When Mayumi Watanabe tells people what she does for a living, most struggle to hide their surprise, and not just because of her diminutive stature. As a truck driver with 23 years behind the wheel, she is one of a small but growing number of women coming to the rescue of an industry that is the beating heart of Japan’s economy.
“I can see they’re thinking, ‘How can such a tiny woman drive a big truck?’ ” Watanabe, who is 152cm (5ft) tall, told the Observer as she prepared for the busy run-up to the end of the year. “But I’ve always loved cars, so it felt natural to want to be a truck driver.”
When she started driving her first vehicle – a small truck – Watanabe was a rarity. “I found it strange, as all my colleagues were men,” she said, joking that at the time the stereotype about women being poor at reading maps really did apply to her.
Deciphering routes in the days before TomTom and Google Maps was not the only aspect of the job with which she struggled. Expressway truck stops did not have women’s toilets, and heavy-vehicle cabins appeared to have been designed solely with hulking male drivers in mind.
“It wasn’t the sort of environment where women could work comfortably,” said Watanabe, a representative director of Heartful, the first among Japan’s 62,000 trucking firms to employ only female drivers, who still make up just 3% of the industry’s workforce. But more than two decades after she started, Japan’s $300bn (£236bn) freight and logistics sector is looking to women to address what industry insiders believe could be catastrophic changes to labour regulations.
In an attempt to make trucking, with its punishingly long hours and low pay, more attractive, the Japanese government will cap drivers’ overtime at 960 hours a year, or 80 hours a month, from April.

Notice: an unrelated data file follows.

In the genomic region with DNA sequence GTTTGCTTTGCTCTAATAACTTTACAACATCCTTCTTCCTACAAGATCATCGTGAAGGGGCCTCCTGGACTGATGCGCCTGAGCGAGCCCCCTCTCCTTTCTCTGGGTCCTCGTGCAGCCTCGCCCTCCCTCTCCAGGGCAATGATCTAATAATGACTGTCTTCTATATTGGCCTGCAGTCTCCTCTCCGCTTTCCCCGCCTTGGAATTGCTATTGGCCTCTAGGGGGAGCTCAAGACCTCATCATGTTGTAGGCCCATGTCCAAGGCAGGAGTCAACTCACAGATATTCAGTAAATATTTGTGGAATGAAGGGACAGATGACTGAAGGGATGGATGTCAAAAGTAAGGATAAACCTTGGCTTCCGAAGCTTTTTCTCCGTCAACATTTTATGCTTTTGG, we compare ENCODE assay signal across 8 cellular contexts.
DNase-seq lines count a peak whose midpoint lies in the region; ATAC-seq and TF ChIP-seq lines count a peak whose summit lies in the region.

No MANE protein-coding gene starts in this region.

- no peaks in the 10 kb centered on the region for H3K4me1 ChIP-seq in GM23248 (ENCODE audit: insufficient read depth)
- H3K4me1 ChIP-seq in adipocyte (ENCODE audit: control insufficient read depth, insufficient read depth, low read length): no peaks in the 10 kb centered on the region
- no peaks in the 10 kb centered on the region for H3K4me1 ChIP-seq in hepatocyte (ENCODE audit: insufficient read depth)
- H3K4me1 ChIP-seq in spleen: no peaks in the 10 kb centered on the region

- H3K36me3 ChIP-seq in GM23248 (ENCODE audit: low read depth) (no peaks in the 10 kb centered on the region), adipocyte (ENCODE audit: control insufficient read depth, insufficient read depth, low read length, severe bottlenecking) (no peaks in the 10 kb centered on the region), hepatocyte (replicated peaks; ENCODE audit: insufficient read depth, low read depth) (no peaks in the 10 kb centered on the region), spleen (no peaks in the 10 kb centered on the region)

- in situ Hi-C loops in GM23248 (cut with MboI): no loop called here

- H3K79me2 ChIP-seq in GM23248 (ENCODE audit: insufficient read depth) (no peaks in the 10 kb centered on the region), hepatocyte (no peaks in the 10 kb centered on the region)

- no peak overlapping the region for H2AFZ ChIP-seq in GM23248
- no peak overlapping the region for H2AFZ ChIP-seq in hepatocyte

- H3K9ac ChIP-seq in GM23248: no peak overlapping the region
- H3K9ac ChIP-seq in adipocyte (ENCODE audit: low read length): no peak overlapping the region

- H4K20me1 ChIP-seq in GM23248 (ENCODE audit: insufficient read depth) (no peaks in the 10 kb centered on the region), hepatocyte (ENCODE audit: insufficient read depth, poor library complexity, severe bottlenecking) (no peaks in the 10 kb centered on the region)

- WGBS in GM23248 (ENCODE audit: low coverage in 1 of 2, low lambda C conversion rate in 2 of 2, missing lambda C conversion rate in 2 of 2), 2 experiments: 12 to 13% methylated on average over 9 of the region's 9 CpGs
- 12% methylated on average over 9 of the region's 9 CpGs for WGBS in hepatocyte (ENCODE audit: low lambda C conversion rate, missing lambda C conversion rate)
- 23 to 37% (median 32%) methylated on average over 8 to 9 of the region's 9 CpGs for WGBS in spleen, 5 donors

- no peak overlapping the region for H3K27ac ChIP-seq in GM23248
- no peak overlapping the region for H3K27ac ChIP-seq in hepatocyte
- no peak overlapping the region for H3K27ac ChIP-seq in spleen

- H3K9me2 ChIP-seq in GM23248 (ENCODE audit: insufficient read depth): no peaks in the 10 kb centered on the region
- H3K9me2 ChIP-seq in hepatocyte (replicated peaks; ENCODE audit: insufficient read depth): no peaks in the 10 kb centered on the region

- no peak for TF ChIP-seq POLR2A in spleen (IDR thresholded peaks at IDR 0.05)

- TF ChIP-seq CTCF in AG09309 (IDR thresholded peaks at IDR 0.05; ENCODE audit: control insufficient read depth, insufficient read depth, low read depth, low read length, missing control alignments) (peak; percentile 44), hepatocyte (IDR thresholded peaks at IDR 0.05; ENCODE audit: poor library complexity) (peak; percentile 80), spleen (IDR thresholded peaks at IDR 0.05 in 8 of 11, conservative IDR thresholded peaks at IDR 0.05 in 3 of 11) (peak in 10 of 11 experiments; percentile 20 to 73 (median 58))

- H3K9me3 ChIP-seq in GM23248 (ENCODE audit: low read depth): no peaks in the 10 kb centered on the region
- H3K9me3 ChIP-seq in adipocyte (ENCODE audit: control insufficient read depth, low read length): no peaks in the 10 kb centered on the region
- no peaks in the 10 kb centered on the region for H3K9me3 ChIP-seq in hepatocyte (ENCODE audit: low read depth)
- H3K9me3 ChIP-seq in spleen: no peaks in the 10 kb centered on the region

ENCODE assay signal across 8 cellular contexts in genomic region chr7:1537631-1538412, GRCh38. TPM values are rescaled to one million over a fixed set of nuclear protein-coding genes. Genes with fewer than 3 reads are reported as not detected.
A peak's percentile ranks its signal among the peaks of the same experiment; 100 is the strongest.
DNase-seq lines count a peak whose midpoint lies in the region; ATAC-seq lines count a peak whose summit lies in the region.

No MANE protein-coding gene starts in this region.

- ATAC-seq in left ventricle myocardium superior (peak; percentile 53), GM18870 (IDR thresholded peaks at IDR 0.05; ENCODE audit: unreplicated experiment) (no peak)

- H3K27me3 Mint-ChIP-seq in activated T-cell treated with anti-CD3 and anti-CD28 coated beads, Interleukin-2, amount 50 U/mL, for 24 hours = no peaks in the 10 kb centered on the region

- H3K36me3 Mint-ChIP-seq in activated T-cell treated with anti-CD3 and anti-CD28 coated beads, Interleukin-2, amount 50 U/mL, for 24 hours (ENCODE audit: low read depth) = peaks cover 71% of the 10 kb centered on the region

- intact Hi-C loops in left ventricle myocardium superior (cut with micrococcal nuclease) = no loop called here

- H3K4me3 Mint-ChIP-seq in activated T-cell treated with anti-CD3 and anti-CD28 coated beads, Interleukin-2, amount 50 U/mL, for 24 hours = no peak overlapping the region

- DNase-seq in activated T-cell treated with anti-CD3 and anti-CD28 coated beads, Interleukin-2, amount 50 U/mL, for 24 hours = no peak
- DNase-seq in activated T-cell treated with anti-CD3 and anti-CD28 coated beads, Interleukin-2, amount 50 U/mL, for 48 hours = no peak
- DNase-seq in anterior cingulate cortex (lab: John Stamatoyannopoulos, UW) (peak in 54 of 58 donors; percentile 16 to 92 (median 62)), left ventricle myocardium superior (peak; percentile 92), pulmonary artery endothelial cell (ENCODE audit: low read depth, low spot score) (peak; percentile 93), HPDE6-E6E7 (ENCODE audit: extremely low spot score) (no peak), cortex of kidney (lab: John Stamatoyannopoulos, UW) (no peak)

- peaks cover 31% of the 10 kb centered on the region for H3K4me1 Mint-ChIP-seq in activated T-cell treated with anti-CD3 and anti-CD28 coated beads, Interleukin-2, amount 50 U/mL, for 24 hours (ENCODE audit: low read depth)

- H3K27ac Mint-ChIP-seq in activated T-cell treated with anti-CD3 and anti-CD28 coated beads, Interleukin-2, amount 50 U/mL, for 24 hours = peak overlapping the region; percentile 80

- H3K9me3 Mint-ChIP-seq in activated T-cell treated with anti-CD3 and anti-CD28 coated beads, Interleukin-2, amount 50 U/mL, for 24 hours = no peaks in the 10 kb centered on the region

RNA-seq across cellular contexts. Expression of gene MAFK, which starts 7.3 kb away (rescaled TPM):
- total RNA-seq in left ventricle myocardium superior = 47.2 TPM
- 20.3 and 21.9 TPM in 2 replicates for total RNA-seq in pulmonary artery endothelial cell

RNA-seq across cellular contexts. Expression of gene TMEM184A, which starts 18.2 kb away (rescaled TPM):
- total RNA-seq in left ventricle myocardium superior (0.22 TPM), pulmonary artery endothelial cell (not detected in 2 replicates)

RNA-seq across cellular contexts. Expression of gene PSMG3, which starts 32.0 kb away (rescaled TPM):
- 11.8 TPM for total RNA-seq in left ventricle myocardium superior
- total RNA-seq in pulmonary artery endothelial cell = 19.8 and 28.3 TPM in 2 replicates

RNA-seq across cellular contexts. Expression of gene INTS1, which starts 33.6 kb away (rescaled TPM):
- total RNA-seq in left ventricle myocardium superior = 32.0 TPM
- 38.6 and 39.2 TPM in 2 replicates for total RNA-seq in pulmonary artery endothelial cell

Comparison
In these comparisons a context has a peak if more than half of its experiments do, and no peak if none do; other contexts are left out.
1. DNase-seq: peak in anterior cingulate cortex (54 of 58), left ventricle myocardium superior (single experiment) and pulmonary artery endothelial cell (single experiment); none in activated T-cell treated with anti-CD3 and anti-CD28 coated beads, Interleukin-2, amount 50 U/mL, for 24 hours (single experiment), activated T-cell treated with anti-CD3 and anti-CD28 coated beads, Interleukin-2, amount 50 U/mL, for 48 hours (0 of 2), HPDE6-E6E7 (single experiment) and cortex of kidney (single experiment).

The end of unlimited overtime, though, could have disastrous consequences that Japan’s media has dubbed the “2024 problem”. Transport companies warn that it will spark an exodus from an occupation in which most drivers depend on prodigious amounts of overtime to make ends meet. On average, they earn ¥4.46m (£24,540) a year, about 10% below the average for all industries, despite working 20% more hours.
The sector will struggle to meet demand fuelled by Japan’s e-commerce boom and enthusiasm for construction and building public works. The reduction in overtime would leave as much as a third of cargo undelivered by the end of the decade due to a critical shortage of drivers, the Nomura Research Institute said in a recent estimate.
The number of drivers, many of whom are nearing retirement age, would fall by 35% compared with 2015, it added. The government believes that could result in a ¥10tn hit to the world’s third-largest economy, where almost 90% of freight is transported by road.
The anticipated slump in the number of truck drivers will have consequences for every corner of the economy, not least for farms and fisheries, whose clients expect the freshest produce. Factories, hospitals and convenience stores could all be affected.
In the two decades that Watanabe, 43, has been driving trucks around her company’s base in Fukui prefecture, a largely rural region on the Japan Sea coast, toilet facilities have improved, while improved seat design and steering technology have made her job much easier. “Now it’s far more normal to see women drivers, and male drivers are getting used to it.”
With more women driving large trucks, companies are starting to customise their vehicles to better accommodate them, including fitting cabins with curtains to give their occupants more privacy during rest breaks.
“To avoid going under, trucking companies will have to harness women’s potential … and make a point of reaching out to them instead of just saying that they want to hire more drivers in general,” Watanabe said.
“A lot of companies that rely on the logistics sector are complacent about the difficulties coming their way. Some of them don’t even know what the 2024 problem is.”
She now drives a heavy dump truck filled with asphalt, sand or earth to construction sites, and works about 30 hours of overtime a week – meaning that her extra hours will fall dramatically from April. “My husband and I can make changes to cope with that, but I think a lot of drivers will just quit,” she said. But she has no intention of joining them.
“The women I work with help each other out with childcare and taking time off – the sort of things that men sometimes struggle to understand.
“And if you like driving as much as I do, being behind the wheel of a big truck is a real thrill. You’re out and about all the time. Driving gives you a sense of freedom.”